MIT and Harvard May Have Found the Missing Link Towards a Practical Quantum Internet
Towards an unhackable quantum internet
Excerpts and salient points ~
+ Harvard and MIT researchers have found a way to correct for signal loss with a prototype quantum node that can catch, store and entangle bits of quantum information. The research is the missing link towards a practical quantum internet and a major step forward in the development of long-distance quantum networks.
“This is the realization of a goal that has been pursued by our quantum science and engineering community for more than two decades.”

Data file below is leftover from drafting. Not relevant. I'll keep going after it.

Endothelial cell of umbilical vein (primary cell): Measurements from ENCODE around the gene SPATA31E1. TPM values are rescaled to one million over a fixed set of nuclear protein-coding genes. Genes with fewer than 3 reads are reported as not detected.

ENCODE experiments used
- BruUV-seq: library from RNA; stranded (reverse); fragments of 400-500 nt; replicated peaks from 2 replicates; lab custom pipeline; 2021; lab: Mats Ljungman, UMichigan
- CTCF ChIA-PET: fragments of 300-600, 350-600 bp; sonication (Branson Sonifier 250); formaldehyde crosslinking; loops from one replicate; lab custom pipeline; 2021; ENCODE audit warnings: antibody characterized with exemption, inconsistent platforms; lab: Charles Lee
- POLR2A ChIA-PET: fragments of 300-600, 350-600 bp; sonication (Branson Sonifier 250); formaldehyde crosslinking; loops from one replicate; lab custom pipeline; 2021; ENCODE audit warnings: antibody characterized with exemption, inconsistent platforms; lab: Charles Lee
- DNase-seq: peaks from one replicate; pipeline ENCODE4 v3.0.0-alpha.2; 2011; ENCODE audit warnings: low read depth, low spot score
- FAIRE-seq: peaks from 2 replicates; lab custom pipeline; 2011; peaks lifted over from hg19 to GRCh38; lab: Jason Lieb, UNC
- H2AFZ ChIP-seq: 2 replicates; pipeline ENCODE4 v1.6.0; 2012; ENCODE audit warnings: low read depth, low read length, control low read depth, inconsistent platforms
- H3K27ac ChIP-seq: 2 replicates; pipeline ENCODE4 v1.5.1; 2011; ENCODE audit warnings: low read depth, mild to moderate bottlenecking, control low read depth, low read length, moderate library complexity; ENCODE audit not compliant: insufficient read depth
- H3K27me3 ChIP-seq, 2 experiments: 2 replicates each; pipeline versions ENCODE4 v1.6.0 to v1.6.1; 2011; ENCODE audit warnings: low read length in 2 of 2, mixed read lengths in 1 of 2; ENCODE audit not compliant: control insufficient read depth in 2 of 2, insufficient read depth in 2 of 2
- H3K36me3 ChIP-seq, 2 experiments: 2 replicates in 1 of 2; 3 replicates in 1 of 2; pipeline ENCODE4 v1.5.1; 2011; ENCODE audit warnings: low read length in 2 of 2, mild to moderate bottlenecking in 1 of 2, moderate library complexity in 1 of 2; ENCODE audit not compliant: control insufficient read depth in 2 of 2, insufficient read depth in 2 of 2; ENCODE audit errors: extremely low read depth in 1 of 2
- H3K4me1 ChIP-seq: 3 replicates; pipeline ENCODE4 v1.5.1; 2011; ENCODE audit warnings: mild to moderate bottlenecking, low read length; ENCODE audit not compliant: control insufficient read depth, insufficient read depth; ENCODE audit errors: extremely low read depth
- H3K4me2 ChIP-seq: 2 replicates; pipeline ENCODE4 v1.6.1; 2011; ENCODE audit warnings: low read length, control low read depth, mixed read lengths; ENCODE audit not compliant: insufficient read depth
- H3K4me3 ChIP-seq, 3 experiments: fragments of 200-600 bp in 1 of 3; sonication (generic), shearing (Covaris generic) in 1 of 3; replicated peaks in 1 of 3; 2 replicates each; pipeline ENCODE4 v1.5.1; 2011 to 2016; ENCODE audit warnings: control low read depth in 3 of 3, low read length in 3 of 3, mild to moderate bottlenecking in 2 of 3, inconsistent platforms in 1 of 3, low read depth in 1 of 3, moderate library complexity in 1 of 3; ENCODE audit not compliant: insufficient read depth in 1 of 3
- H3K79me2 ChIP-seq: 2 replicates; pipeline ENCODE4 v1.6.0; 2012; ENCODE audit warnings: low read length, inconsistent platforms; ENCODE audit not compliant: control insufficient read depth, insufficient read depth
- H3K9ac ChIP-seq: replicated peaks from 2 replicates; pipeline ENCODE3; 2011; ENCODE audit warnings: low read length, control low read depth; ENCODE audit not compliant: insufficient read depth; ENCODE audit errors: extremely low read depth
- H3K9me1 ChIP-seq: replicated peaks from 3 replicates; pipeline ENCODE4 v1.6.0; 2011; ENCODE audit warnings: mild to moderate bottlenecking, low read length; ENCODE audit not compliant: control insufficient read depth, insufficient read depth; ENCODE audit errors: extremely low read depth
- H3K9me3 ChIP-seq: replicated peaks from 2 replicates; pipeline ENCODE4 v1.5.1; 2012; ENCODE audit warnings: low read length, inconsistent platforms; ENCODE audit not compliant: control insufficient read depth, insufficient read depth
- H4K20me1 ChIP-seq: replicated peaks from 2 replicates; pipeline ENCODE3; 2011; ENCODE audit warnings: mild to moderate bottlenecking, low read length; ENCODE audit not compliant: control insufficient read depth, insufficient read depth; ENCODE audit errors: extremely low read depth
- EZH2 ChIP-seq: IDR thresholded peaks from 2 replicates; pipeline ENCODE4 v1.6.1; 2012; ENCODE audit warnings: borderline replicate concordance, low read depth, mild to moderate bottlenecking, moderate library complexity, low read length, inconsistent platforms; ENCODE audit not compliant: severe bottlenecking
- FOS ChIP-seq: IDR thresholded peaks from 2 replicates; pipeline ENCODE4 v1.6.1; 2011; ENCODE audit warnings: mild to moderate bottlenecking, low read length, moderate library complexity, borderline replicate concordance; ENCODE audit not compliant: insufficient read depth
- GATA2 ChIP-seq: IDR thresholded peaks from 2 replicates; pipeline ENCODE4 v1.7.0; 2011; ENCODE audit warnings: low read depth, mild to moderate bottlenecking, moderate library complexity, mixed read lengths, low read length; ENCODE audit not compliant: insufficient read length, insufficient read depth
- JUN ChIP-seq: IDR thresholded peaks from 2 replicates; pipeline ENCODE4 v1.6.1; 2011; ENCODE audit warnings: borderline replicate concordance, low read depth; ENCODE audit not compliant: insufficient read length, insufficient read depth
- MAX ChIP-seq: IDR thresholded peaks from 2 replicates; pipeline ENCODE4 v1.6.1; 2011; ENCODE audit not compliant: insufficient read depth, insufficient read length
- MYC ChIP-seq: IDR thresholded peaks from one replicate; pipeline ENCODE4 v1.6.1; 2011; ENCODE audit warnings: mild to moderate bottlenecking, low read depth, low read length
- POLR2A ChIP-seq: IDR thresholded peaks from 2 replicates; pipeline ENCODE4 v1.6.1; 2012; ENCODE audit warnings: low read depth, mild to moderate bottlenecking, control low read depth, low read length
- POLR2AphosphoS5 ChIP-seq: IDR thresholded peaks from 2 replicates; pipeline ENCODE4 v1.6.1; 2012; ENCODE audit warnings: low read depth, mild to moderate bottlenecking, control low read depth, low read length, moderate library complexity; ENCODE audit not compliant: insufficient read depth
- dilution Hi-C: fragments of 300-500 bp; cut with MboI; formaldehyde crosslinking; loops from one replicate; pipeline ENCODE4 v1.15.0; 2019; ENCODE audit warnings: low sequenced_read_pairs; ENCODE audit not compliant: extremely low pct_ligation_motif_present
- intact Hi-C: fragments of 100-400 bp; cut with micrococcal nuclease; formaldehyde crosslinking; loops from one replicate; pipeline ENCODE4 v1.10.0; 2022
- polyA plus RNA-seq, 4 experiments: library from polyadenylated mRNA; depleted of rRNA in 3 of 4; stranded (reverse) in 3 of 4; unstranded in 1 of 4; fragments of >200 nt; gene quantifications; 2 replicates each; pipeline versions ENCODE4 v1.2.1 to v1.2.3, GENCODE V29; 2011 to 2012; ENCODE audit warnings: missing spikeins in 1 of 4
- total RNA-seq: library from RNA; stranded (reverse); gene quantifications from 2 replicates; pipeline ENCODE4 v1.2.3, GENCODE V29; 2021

+ Every form of communication technology– from the first telegraph to today’s fiber optic internet — has had to address the fact that signals degrade and are lost when transmitted over distances. The first repeaters, which receive and amplify signals to correct for this loss, were developed to amplify fading wire telegraph signals in the mid-1800s. Two hundred years later, repeaters are an integral part of our long-distance communications infrastructure.
+ “This demonstration is a conceptual breakthrough that could extend the longest possible range of quantum networks and potentially enable many new applications in a manner that is impossible with any existing technologies,” said Mikhail Lukin, the George Vasmer Leverett Professor of Physics and a co-Director of Harvard Quantum Initiative. “This is the realization of a goal that has been pursued by our quantum science and engineering community for more than two decades.”
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